Here is a review of the book By-ways on Service (Notes from an Australian Journal) by Hector Dinning.
|Book Name :||By-ways on Service (Notes from an Australian Journal)|
|Author :||Hector Dinning|
|Genre:||First World War|
Review of the book By-ways on Service by Hector Dinning
It seems strange that any book should be composed in a war-zone as difficult and dangerous as the Somme area in 1917, but that is exactly what Hector Dinning did. Having published a few of his pen-portraits and sketches of incidents in various journals, friends and colleagues pressed Dinning to collect them together and publish them as a book. This he did even in the mud of the battlefield and under the shell-fire of the Germans!
Hector Dinning was among the first Australians to volunteer for overseas service. As he and his comrades sailed toward Egypt, military discipline chafed at the individualism of the Australians. Thankfully, once in Cairo, the troops were allowed leave before further transit to the hellish Gallipoli peninsula. Dinning details the difficulties and carnage that he witnessed at Gallipoli and Pathos, but also with some restraint, given the awfulness of the battles there.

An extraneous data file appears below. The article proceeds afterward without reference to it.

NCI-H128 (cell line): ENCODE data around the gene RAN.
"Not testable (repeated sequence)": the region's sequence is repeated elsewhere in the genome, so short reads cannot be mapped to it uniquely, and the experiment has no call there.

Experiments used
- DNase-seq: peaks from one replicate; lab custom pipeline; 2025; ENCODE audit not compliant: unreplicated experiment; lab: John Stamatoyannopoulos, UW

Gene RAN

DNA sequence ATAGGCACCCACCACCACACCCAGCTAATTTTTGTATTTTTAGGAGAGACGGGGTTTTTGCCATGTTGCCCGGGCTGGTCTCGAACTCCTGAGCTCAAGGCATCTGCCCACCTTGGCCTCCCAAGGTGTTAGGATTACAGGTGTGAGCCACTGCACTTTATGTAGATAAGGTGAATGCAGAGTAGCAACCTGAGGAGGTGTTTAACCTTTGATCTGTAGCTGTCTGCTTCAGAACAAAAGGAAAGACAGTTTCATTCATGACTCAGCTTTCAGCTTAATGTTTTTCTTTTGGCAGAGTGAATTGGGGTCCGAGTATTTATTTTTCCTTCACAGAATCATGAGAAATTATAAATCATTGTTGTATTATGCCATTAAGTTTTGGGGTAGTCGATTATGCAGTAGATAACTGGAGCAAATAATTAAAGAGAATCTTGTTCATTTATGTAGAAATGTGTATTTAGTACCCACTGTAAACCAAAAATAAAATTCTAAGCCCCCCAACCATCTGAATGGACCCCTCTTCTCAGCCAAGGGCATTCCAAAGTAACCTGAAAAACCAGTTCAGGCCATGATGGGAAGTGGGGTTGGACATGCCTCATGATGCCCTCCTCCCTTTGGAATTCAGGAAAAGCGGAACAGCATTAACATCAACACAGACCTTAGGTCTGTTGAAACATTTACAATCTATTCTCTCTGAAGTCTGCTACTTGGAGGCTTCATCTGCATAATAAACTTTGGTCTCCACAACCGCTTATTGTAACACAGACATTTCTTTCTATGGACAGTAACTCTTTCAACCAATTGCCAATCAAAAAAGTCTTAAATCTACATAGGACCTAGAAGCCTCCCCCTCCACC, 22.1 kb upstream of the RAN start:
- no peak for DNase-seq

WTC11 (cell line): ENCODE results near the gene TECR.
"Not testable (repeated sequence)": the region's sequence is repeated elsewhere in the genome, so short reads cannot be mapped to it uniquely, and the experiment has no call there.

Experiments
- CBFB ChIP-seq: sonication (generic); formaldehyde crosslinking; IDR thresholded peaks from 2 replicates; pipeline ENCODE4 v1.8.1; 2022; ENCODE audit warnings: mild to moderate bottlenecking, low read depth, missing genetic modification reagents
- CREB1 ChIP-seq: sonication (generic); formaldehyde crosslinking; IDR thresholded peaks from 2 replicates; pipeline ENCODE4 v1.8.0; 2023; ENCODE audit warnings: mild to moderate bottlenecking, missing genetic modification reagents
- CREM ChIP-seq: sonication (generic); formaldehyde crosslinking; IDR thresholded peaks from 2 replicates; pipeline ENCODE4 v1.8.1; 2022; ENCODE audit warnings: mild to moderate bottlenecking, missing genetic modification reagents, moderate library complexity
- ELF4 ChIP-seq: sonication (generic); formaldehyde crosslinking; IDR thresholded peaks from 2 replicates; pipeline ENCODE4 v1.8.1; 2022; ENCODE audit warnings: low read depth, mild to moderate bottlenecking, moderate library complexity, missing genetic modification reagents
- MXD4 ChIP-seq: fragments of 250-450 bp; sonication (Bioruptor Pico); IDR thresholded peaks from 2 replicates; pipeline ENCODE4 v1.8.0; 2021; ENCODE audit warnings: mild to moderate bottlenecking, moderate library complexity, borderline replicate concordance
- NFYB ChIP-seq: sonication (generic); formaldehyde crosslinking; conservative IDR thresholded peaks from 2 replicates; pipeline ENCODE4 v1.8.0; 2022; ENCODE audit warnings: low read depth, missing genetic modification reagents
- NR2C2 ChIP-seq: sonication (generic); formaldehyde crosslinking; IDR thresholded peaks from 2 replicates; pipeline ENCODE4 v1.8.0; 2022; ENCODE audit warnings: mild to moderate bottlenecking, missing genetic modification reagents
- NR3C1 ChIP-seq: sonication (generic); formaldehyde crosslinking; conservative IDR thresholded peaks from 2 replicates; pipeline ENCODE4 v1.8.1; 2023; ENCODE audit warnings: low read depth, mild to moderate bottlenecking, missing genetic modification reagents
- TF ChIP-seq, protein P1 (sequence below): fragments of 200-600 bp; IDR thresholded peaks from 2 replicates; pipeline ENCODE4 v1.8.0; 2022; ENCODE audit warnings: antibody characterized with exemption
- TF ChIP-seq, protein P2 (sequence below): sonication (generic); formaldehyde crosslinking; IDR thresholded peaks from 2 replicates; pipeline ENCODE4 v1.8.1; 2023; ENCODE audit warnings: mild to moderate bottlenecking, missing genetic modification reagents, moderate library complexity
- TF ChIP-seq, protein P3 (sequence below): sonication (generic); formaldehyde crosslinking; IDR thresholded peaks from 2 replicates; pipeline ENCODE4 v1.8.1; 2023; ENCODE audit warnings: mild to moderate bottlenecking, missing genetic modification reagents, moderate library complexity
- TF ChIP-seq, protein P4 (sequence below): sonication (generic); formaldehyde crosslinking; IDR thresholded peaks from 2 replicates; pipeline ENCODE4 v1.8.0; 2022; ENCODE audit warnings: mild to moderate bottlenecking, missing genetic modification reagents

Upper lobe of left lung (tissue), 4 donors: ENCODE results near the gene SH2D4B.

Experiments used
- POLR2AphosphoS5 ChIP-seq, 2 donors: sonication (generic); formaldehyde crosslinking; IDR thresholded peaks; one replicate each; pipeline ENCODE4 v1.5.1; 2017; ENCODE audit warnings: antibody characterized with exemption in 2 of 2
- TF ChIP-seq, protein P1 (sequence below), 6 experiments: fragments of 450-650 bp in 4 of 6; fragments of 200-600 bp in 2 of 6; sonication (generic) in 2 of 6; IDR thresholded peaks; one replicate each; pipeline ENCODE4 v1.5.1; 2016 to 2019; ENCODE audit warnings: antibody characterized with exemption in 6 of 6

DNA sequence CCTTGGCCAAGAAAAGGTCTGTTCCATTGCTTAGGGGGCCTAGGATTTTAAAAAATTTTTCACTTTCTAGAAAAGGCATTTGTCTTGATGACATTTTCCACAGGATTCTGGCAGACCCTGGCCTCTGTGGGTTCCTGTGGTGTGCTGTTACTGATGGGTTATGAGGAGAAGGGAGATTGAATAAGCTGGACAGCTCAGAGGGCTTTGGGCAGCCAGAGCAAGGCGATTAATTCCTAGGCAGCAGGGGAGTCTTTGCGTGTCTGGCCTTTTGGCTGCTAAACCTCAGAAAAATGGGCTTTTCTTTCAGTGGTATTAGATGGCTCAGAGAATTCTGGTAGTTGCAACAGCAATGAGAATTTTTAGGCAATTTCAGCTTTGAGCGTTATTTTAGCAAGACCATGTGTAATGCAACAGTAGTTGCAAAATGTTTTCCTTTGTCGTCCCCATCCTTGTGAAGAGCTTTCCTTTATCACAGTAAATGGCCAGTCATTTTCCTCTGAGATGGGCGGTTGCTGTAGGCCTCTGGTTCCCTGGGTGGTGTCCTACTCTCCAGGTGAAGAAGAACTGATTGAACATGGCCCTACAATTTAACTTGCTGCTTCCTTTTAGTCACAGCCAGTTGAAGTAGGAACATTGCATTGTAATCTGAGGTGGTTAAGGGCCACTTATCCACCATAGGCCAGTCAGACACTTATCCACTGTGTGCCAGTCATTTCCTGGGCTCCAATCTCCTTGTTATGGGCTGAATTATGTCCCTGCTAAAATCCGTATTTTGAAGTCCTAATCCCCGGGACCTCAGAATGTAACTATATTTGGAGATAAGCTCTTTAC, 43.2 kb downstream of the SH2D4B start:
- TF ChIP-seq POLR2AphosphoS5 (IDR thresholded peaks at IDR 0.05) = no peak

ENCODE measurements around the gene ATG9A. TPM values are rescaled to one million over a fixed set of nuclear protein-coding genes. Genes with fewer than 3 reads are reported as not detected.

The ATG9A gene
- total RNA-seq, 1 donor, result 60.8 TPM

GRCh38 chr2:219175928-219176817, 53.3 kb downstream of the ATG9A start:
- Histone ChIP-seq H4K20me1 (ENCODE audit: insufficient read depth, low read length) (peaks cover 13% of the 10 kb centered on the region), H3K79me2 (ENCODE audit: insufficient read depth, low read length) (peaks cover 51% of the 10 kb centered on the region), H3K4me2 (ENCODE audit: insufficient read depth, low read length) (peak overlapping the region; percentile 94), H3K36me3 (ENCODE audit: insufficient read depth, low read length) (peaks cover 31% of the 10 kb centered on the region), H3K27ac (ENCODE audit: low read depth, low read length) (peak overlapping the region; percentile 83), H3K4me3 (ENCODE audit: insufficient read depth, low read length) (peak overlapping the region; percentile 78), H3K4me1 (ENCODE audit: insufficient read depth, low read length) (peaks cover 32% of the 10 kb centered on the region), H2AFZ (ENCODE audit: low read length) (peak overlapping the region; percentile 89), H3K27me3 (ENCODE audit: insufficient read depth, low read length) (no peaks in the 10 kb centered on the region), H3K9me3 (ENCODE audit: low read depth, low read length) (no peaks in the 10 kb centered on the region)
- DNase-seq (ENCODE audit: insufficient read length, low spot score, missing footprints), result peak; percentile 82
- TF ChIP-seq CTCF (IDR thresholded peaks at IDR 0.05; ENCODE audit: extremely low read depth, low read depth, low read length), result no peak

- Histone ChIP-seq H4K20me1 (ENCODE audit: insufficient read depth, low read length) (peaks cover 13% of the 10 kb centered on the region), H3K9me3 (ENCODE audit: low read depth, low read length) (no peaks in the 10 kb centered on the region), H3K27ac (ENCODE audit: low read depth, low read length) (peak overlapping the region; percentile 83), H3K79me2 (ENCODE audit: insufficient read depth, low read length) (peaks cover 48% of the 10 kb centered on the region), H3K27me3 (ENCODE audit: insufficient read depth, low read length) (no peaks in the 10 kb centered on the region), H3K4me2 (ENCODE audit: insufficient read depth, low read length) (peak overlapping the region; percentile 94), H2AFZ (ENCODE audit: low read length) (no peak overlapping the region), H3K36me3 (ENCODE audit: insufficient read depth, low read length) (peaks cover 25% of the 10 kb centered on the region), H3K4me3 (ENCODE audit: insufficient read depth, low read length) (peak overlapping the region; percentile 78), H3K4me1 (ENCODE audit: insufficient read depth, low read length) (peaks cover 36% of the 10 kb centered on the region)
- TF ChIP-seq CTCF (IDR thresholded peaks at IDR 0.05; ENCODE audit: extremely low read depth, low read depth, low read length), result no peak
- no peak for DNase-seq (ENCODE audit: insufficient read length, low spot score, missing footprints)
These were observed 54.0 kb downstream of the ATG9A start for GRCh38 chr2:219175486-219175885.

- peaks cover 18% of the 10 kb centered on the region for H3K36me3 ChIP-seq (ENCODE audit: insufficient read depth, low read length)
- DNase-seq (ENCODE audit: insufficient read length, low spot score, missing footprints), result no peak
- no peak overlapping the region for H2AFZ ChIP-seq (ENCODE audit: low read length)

After only a brief rest in Egypt, the author was sent to France for further action on the Somme in Picardy; however, as a relief and in stark contrast, he tells of encounters with the French civilians behind the lines and the time that he spent out of the lines.
This volume takes his story up to 1917, whereupon he was transferred to the famed Australian Light Horse, who were engaged in Palestine under Allenby, which he recounted in his second volume of memoirs, “Nile to Aleppo, with the Light-horse in the Middle-East.”
An excellent Anzac memoir.
Some contemporary reviews of ‘By-Ways On Active Service’
- “He has a notable literary gift.”—Morning Post.
- “He has seen strange things with intensely keen eyes.”—Daily Express.
- “He is a vivid writer, with a keen eye for detail, and a direct way of setting it down which grips the attention.” Times.
- “He sees things with fresh and observing eyes, and he has a most receptive mind.”—Punch.
- “He can write.” Sydney Bulletin.
- “He has a striking literary gift.”— Archibald Strong in Melbourne Herald.
This was a good insight into the era and the first world war
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